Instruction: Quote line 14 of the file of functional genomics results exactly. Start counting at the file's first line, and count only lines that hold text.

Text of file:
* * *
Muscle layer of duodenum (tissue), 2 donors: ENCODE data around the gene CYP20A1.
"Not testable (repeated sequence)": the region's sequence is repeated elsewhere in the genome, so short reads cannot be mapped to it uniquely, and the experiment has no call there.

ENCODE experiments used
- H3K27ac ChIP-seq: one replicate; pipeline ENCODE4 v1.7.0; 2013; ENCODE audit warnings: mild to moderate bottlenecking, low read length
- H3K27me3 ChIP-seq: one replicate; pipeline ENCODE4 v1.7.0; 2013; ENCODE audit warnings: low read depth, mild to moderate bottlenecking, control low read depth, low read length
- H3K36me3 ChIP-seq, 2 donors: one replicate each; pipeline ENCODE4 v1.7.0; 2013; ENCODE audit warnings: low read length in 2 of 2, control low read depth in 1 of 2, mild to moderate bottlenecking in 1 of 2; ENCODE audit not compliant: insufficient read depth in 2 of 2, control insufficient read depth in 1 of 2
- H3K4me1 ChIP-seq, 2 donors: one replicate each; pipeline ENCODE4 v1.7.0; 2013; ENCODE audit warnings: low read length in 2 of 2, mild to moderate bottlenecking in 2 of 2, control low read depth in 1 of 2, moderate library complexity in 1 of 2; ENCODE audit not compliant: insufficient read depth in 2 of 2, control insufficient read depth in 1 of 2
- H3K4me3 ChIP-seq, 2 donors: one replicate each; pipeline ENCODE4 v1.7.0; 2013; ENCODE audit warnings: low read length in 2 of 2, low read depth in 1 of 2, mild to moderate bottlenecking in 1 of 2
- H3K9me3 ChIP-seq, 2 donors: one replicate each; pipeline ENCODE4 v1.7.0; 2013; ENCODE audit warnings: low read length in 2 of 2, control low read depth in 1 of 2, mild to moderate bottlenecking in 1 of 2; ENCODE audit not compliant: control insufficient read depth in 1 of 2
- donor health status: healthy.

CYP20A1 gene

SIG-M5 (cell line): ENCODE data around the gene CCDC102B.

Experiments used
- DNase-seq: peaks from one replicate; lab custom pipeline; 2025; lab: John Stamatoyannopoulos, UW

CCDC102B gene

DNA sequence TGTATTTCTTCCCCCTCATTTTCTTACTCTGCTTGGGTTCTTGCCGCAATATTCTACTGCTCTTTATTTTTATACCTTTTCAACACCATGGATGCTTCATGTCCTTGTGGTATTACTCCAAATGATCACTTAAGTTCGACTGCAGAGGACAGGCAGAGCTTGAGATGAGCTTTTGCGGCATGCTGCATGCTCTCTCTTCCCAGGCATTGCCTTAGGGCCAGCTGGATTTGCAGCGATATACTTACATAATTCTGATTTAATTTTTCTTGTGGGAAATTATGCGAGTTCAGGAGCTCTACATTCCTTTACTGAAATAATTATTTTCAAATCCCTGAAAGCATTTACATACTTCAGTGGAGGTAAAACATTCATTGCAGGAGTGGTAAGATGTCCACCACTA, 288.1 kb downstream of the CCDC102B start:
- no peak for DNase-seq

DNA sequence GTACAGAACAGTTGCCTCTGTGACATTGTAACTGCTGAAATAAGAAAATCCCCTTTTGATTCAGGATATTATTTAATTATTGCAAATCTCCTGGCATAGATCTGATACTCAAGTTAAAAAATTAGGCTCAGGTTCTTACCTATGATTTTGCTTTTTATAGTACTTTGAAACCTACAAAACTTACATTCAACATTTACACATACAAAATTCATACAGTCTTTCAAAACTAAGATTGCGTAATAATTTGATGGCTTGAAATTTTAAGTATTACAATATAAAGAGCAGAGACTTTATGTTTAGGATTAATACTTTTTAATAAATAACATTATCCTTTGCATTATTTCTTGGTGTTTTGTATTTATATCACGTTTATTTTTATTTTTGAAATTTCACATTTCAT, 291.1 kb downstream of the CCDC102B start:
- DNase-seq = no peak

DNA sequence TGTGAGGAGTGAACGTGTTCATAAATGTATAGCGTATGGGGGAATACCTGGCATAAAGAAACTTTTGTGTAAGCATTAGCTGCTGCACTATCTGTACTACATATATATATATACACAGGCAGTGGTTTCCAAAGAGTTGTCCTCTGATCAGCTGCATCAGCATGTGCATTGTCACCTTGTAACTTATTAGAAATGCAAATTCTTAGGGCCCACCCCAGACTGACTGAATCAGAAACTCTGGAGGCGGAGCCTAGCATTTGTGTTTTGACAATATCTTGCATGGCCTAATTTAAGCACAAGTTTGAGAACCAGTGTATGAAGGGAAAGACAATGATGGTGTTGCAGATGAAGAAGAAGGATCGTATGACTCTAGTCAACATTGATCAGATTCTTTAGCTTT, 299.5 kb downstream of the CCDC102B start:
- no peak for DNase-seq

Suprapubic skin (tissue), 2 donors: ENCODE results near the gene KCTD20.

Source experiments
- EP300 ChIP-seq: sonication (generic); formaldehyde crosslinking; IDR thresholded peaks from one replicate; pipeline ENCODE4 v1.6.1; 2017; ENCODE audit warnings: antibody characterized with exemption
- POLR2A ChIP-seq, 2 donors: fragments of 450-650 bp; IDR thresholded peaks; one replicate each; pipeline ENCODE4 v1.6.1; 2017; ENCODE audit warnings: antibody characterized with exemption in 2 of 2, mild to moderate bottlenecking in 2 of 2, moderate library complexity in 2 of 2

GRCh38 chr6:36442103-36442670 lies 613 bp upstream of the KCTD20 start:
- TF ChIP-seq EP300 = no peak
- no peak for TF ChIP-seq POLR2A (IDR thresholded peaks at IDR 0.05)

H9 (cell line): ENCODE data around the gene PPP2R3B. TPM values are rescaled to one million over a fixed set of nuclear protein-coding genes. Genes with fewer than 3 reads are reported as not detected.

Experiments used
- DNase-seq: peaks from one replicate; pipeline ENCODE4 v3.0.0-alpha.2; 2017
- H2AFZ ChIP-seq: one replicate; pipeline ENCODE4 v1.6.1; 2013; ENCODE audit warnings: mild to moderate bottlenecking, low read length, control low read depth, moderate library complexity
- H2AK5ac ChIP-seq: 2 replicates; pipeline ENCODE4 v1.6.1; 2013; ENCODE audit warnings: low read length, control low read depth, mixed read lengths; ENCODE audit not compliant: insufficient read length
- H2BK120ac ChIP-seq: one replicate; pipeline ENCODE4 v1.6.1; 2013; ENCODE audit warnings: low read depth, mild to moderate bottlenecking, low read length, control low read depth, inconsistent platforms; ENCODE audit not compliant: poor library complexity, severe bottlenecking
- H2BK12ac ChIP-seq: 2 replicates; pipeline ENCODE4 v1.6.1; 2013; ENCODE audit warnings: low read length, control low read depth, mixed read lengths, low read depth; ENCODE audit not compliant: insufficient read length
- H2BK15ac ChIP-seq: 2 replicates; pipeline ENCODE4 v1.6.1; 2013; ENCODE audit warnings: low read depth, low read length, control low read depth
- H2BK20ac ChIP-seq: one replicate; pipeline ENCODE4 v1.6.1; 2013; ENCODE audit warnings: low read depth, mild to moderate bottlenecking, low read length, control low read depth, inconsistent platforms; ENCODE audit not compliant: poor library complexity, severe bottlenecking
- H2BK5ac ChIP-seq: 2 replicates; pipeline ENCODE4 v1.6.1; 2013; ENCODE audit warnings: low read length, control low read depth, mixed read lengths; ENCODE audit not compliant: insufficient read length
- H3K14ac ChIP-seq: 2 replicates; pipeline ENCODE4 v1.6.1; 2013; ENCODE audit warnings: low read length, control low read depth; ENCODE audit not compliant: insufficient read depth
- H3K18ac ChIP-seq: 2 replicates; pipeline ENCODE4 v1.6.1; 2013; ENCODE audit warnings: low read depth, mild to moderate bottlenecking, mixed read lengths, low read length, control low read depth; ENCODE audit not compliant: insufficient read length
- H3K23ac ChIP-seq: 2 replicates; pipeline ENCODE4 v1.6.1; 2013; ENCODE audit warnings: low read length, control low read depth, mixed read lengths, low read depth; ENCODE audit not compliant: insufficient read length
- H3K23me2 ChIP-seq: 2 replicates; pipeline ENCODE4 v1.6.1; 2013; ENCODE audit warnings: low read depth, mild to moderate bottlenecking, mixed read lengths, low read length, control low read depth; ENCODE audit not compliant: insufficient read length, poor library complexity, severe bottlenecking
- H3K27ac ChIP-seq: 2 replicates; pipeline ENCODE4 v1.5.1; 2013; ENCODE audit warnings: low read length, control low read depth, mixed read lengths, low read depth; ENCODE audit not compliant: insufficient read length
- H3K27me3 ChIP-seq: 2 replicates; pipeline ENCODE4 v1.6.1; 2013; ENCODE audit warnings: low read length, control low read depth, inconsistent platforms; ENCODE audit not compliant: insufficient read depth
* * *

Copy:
- DNase-seq: peaks from one replicate; lab custom pipeline; 2025; lab: John Stamatoyannopoulos, UW